Home » July 31st, 2013 Entries posted on “July, 2013”

Upside Down (2012)

By Kimberly Behzadi. Upside Down follows the love story of two young people pulled apart by opposing forces. After a floundering theatrical release in early March this year, the film, written and directed by Juan Diego Solanas, has found a small following on the digital platform and is available on Amazon Instant Watch. However, the […]

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Ice (1970) & Milestones (1975)

By Celluloid Liberation Front.  “No hungry man who is also sober can be persuaded to use his last dollar for anything but food. But a well-fed, well-clad, well-sheltered and otherwise well-tended person can be persuaded as between an electric razor and an electric toothbrush. Along with prices and costs, consumer demand becomes subject to management.” […]

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Inside The Asylum: The Outlaw Studio That Changed Hollywood

By Wheeler Winston Dixon. “Anyone can make a $100 million dollar movie, but to shoot a feature film in 12-14 days, with a budget that’s probably less than the phone bill on a major studio film is monumental. To do it every four weeks and then release the film three to four months later is […]

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What Maisie Knew (2013)

By Jacob Mertens. “It was to be the fate of this patient little girl to see much more than, at first, she understood, but also, even at first, to understand much more than any little girl, however patient, had perhaps ever understood before. Only a drummer-boy in a ballad or a story could have been […]

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The Wolverine (2013)

By Cleaver Patterson. Comic-book characters must be a Hollywood dream. A film featuring one, if a hit, is a potential goldmine—with the possibility of limitless prequels, sequels, spinoffs and merchandising opportunities, it is a virtual license to print money. Even if a film is not a success, all the studio has to do is wait […]

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I Remember Me: an interview with Carl Reiner

By Amy R Handler. Behind every outstanding man, there’s an even more brilliant woman, and the legendary comedian, writer, director and actor, Carl Reiner agrees wholeheartedly. Of his late wife, and dearest friend, Estelle Lebost Reiner, Carl Reiner proudly admits that Estelle taught him everything he knows. I had the rare pleasure to catch up […]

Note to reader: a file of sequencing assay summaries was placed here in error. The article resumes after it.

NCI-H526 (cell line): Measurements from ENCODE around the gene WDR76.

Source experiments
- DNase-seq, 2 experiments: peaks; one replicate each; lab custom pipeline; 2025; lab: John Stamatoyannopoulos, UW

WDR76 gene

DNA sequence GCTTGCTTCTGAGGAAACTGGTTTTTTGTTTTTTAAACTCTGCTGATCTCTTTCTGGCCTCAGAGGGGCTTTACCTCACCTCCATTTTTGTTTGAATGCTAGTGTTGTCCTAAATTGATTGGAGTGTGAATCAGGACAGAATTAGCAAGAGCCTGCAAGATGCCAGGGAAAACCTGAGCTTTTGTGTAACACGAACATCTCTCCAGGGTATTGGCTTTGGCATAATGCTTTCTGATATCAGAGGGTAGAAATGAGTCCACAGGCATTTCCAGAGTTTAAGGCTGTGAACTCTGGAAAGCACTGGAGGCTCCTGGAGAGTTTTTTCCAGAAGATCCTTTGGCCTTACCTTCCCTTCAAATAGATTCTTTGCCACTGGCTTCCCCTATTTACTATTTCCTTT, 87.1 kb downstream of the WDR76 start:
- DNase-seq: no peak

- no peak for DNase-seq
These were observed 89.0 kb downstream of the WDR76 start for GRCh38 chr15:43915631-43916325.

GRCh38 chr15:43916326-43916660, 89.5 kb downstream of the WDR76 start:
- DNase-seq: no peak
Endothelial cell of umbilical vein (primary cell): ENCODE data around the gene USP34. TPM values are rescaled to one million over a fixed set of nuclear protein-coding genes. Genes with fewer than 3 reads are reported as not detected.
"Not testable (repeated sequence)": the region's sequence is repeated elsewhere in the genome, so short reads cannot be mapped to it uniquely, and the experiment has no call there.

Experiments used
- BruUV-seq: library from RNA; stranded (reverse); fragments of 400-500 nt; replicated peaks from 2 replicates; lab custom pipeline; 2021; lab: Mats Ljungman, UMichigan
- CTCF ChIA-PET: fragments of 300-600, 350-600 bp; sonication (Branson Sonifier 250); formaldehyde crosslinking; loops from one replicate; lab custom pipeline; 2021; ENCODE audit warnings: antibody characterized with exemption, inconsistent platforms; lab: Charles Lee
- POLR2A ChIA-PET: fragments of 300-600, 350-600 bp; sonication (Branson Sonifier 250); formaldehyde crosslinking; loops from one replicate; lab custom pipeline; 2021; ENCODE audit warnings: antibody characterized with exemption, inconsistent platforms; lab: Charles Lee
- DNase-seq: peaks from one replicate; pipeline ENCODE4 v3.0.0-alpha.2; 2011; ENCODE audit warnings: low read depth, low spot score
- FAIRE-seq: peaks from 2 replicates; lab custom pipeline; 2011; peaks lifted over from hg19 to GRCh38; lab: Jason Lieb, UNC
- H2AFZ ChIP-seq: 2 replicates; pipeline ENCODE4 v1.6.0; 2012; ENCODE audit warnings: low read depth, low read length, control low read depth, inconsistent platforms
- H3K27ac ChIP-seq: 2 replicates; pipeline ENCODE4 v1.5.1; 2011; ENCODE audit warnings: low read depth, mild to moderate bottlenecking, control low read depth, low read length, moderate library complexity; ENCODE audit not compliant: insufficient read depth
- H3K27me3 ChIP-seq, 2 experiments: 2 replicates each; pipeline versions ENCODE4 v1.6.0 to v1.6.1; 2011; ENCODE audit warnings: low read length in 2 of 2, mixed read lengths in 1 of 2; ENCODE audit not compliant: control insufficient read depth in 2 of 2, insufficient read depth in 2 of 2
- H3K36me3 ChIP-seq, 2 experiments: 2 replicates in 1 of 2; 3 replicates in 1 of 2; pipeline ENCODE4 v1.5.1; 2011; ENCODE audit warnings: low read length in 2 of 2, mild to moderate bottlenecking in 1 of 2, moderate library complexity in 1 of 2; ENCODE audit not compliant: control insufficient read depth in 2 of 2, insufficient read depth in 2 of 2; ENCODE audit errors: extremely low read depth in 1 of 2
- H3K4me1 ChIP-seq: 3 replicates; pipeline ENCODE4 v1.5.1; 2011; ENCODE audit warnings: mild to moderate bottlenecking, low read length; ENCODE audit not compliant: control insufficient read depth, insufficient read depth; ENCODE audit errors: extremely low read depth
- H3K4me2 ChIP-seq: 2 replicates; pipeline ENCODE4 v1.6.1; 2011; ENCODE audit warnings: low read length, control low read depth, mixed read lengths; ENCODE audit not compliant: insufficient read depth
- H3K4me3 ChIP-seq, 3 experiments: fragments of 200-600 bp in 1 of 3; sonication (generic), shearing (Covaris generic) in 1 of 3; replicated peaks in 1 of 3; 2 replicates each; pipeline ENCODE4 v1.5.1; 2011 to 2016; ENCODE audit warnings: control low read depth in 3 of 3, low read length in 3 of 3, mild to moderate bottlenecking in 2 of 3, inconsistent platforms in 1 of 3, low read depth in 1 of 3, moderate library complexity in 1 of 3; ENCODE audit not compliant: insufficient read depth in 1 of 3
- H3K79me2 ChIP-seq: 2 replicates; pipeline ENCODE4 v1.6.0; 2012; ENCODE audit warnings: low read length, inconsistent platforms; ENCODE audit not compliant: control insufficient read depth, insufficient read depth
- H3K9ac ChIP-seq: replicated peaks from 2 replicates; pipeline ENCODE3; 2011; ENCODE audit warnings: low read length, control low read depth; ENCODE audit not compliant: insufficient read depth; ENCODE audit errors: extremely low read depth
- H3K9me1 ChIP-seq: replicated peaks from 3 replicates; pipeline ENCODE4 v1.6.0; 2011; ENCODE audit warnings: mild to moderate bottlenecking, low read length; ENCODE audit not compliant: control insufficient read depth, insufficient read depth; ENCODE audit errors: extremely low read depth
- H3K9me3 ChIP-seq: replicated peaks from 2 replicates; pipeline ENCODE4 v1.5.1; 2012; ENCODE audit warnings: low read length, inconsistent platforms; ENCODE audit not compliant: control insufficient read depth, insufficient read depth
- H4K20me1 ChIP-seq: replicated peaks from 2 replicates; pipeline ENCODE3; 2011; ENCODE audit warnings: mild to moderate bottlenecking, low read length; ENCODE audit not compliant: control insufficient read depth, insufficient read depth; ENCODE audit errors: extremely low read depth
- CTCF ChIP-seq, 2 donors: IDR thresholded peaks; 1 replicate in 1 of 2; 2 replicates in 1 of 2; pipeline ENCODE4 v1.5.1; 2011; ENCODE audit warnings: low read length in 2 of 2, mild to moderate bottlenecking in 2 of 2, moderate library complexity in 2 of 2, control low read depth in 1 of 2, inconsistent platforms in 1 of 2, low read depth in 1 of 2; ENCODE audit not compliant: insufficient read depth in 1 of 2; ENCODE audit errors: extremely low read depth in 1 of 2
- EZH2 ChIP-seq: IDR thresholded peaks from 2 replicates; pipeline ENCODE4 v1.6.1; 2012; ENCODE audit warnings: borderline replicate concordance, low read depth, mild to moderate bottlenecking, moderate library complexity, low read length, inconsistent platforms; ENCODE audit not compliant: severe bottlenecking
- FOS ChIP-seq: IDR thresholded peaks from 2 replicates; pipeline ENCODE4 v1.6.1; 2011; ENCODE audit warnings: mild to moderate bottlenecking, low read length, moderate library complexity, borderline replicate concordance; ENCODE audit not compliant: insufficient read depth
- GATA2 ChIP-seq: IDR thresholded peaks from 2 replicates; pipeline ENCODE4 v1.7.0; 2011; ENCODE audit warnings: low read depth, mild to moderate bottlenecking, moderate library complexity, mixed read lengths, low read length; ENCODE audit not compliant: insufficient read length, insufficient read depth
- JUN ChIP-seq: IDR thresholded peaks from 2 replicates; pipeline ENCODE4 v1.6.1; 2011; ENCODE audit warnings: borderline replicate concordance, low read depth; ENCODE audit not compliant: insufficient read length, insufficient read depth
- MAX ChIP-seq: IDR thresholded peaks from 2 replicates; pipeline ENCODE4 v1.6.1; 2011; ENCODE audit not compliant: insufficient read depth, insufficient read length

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Suschitzky and Slocombe: Two Centenarians

David A. Ellis spoke to two legendary lens men. WOLFGANG SUSCHITZKY was born in Vienna on August 29, 1912. He came to England in 1935 and established himself as a photographer. Later he went into documentary work. His first feature film was No Resting Place (1951) directed by Paul Rotha. Suschitzky’s son Peter and grandson […]

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Only God Forgives

By Christopher Sharrett. When I learned that Nicholas Winding Refn’s new film would be set in Bangkok and include martial arts, drugs, and extreme violence, I was disheartened. It seemed that Refn was reaching for a larger audience, with material for which I have no interest at all. I make no claim of expertise on […]

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Business as Usual: James Wan’s The Conjuring

By Wheeler Winston Dixon. The Conjuring is a remarkably traditional film in both style and content; once again exorcism and possession are ramped up for the usual thrill ride, complete with objects flying around the house, children in peril, a possessed mother, ghosts from the past tormenting the living, with special effects that seem remarkably […]

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AFI Docs 2013 Festival Report

By Michael Miller. Sporting a new name and new venues, AFI Docs presented by Audi (formerly Silverdocs) unspooled from June 19 – 23 in Washington DC and Silver Spring, Maryland. Dedicated fans of non-fiction film had much to enjoy in this the 11th edition of the festival. The work of acknowledged documentary masters like Barbara […]

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